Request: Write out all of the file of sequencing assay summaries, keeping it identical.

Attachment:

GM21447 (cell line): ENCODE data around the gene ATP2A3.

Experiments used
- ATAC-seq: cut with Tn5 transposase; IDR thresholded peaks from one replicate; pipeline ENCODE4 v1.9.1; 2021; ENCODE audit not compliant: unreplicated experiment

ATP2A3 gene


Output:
GM21447 (cell line): ENCODE data around the gene ATP2A3.

Experiments used
- ATAC-seq: cut with Tn5 transposase; IDR thresholded peaks from one replicate; pipeline ENCODE4 v1.9.1; 2021; ENCODE audit not compliant: unreplicated experiment

ATP2A3 gene